Publisher: This is a Cow
Designer: Nathan Little
Players: Two to ten players
Playing time: 60 minutes
Nathan Little, of This is a Cow, has designed a team based zombie apocalypse game which he is independently producing and distributing through his own website. Posthumous Z pits teams of players, representing zombies or survivors, in a battle to see if those handful of poor humans can make their way to safety – or relative safety I suppose.
You’ll find overall the components are especially nice when you keep in mind this is a self-published title. The rules booklet is well presented and the tiles, counters, stand ups and such are of good quality. One issue I did have is the cards included in the game. They are of rather thin stock and there are tons of cards to keep track of. Seriously, there is a boatload of cards included in the game (just under 300) and I would have concerns of how long they would hold up to extended play without sleeving them. Of course I’m a proponent of sleeving cards anyway so for myself it wasn’t much of a big deal. The artwork is neither a plus or minus to the design; none is exceptional but none gives you a headache either. Plus designer Little created all the work without any sort of graphic background so I won’t be to rough on him in that regard.Play breaks down to each player having a unique character or type of zombie. This is achieved, for humans, by the You, With, and But cards. For Zombies a theme is created with the They, That, and Hunger cards. These cards were discussed in some detail in our previous sneak peek piece we presented but suffice to say that each player will normally have something new to ponder as they create survivors or themes. These make for some interesting characters or zombie types and you’ll find there are hundreds upon hundreds of combinations which make each game more unique. The game board is also randomly laid out using the tiles in a 3×6 pattern so the town in which the battle takes place also changes from game to game.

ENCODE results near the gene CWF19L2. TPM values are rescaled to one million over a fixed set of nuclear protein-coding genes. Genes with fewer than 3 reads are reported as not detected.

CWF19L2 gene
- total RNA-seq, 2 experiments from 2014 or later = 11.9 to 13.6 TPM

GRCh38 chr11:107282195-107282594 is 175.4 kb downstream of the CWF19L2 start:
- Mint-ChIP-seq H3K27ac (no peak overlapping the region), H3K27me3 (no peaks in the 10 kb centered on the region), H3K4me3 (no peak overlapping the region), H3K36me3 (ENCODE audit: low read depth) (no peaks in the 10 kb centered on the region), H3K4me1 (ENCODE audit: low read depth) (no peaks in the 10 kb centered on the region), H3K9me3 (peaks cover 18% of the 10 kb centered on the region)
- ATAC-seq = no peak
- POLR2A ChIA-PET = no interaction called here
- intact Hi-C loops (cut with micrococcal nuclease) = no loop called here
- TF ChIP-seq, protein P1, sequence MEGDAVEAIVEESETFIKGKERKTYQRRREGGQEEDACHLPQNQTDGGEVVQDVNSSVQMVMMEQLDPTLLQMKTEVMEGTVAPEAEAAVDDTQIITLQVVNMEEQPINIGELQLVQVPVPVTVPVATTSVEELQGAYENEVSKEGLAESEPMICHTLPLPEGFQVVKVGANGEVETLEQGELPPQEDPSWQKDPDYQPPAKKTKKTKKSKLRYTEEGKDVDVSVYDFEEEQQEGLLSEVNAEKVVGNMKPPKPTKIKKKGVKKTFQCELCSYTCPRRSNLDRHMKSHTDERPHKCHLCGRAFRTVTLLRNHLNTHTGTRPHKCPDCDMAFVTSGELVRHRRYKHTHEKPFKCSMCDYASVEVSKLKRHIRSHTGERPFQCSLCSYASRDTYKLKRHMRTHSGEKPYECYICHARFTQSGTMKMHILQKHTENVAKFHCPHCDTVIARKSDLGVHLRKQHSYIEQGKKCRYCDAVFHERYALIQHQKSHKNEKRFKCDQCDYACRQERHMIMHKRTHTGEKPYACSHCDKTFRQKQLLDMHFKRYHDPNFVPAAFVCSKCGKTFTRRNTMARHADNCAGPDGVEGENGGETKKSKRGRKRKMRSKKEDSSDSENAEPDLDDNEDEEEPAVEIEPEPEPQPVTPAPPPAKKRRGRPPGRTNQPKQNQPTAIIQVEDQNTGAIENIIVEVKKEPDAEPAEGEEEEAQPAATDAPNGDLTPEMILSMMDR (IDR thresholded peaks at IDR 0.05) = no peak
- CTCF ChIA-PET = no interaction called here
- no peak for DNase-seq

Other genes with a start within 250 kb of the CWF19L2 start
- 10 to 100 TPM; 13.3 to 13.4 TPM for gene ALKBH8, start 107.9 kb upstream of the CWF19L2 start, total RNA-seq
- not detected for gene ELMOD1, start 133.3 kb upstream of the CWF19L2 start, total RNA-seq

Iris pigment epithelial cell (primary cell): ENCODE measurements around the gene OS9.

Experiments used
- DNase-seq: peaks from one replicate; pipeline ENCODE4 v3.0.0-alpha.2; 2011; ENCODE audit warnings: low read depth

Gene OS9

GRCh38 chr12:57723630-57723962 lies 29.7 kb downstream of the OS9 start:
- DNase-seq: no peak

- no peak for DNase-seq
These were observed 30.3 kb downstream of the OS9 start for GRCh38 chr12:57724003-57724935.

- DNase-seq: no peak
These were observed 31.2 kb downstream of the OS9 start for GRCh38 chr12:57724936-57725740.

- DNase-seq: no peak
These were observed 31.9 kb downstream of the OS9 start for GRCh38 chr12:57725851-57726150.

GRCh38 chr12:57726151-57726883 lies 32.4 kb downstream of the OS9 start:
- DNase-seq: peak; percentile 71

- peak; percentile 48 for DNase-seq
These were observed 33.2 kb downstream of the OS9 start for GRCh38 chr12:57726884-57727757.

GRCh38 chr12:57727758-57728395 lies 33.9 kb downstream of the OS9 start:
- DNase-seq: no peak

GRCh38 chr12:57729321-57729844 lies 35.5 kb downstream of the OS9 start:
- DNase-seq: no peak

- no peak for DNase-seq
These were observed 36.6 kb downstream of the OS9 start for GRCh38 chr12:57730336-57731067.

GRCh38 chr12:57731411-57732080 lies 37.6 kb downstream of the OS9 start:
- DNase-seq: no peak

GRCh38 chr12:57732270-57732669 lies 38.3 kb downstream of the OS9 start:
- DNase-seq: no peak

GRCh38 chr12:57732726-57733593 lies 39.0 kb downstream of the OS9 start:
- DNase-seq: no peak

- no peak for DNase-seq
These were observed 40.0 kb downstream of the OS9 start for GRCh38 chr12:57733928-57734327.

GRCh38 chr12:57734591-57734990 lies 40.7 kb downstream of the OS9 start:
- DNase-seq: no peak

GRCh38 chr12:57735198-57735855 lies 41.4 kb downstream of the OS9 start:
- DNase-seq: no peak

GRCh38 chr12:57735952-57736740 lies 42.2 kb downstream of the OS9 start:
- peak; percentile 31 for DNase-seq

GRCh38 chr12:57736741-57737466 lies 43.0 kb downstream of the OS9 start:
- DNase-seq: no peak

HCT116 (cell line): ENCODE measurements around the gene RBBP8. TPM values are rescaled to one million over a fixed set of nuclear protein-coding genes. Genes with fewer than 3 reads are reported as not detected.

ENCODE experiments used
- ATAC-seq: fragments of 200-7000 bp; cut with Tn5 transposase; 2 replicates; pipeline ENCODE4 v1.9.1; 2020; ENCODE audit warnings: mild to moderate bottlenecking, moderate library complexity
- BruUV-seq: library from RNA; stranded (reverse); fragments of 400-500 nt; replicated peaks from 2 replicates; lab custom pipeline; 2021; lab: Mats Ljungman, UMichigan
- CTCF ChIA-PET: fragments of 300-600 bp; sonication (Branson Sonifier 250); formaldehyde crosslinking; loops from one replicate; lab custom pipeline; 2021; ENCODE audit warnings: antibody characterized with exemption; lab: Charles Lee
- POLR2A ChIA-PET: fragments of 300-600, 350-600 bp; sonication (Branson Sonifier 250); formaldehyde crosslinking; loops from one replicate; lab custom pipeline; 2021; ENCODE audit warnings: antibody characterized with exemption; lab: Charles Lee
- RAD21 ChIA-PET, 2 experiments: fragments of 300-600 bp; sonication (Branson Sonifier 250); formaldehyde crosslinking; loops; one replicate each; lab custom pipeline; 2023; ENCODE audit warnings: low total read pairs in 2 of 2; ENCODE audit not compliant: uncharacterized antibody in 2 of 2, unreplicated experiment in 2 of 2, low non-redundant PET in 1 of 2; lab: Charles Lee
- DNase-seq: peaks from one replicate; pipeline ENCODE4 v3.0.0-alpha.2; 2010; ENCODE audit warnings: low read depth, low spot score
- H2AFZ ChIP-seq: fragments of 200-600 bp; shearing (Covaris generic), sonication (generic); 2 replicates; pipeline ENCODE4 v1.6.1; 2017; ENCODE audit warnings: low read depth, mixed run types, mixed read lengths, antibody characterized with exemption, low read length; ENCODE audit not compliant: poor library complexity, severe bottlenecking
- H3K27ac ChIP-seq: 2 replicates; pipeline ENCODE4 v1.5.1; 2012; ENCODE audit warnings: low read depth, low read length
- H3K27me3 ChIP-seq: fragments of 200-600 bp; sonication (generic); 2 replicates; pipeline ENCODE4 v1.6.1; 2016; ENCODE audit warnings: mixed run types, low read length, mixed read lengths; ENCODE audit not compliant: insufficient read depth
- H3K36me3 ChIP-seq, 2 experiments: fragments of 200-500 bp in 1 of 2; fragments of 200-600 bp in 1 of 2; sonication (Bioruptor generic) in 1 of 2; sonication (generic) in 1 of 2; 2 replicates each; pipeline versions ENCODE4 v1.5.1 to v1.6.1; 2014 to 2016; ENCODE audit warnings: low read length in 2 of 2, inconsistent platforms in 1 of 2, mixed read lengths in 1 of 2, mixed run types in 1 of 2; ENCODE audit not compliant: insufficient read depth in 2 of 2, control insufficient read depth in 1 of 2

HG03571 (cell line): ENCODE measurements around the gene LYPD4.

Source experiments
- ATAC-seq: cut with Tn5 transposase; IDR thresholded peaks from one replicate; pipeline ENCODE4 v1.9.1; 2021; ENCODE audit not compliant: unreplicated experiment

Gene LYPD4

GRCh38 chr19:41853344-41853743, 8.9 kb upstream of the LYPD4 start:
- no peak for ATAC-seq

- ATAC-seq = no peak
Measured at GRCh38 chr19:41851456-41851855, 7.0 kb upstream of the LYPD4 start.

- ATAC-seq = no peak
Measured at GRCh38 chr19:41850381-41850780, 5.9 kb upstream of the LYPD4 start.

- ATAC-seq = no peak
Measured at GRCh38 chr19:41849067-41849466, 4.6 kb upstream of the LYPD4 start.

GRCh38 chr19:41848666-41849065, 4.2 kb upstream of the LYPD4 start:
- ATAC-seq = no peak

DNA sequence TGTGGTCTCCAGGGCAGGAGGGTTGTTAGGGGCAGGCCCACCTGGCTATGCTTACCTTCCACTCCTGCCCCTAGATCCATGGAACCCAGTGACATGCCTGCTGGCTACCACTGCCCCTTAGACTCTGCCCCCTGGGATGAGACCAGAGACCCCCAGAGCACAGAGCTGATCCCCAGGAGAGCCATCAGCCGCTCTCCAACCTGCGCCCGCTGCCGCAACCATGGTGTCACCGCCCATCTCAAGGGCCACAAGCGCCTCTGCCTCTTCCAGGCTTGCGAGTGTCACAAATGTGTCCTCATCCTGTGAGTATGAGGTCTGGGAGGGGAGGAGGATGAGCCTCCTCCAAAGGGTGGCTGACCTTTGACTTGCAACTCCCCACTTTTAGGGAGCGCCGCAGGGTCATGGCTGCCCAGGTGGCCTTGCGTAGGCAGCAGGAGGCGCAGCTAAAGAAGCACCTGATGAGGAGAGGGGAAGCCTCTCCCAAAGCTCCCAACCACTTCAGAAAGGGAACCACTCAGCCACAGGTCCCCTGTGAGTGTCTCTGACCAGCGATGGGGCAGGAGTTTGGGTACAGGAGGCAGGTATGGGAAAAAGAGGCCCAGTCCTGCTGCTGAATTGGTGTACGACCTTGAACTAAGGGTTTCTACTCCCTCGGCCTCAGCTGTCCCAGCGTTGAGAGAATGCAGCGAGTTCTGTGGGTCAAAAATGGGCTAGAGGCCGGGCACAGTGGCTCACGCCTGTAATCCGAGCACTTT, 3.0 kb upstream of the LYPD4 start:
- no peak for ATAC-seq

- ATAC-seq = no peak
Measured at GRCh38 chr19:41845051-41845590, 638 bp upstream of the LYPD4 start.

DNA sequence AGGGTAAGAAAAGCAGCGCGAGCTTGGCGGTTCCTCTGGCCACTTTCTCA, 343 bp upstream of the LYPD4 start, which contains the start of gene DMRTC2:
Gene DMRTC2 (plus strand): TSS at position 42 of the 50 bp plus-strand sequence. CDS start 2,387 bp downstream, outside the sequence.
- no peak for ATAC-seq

Humans, obviously, are trying to escape by traveling from one end of the board to the other while, also obvious, the zombies would like to snack on these unfortunates before they make their way out of town. The game opens with the zombies rather weak in number and scattered but the spawning of undead soon cranks up so the humans must work quickly to prevent being overwhelmed by sheer numbers. Actions performed by the survivors can also create noise which will add to the threat level of zombies focusing on that particular character and his or her followers, known as extras. This also helps the zombie player to spawn more zombies as well so it’s always a good idea to be as quiet as possible and resort to firearms as a last resort.
Unless the humans work together, eventually the zombie players will have enough undead (and unique kinds of undead) on the board making victory for the survivors impossible; if the zombie players need to spawn a zombie and there no zombies left to place on the board it is a zombie victory!
Humans win by escaping and zombies win by preventing that escape by leaving no survivors able to take actions (knocked down) in a turn. Or in other words, let the feeding frenzy commence!
Both survivors and zombies can also find or purchase additional cards that represent equipment or special benefits for either humans or zombies. Special setting cards can create a global situation or modifier that remains in play until another is played and the zombies also have boss characters that can make an appearance.
A zombie dinosaur anyone?
With all the variations as far as characters, zombies, settings, map lay out, and so on you’d think there would be loads of different strategies which players could bounce around. Sadly this doesn’t seem to be the case as each game boils down into the same sort of approaches for each team.